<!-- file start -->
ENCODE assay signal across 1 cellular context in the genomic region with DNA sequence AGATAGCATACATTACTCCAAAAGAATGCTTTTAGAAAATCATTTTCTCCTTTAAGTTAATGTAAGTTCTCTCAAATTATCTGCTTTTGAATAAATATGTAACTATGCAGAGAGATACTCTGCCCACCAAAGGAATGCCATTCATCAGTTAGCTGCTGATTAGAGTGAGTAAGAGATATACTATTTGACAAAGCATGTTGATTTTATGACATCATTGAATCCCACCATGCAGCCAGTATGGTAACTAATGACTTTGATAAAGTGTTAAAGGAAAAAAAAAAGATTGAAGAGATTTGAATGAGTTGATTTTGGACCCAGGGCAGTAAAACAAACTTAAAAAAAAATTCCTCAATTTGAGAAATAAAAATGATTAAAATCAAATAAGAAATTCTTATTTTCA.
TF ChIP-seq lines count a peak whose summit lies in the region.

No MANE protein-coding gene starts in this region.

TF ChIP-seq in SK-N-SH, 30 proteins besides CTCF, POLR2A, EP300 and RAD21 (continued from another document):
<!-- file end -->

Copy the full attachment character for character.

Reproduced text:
ENCODE assay signal across 1 cellular context in the genomic region with DNA sequence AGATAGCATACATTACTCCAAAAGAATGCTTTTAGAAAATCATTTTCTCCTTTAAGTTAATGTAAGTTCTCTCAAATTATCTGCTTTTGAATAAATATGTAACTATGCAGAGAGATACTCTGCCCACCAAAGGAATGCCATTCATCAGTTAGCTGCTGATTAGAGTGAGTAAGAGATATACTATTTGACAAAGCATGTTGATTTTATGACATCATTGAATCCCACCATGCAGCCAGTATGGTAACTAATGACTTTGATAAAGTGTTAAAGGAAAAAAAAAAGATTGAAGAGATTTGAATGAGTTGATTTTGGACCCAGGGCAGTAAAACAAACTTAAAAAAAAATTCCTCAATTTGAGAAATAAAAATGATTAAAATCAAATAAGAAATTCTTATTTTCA.
TF ChIP-seq lines count a peak whose summit lies in the region.

No MANE protein-coding gene starts in this region.

TF ChIP-seq in SK-N-SH, 30 proteins besides CTCF, POLR2A, EP300 and RAD21 (continued from another document):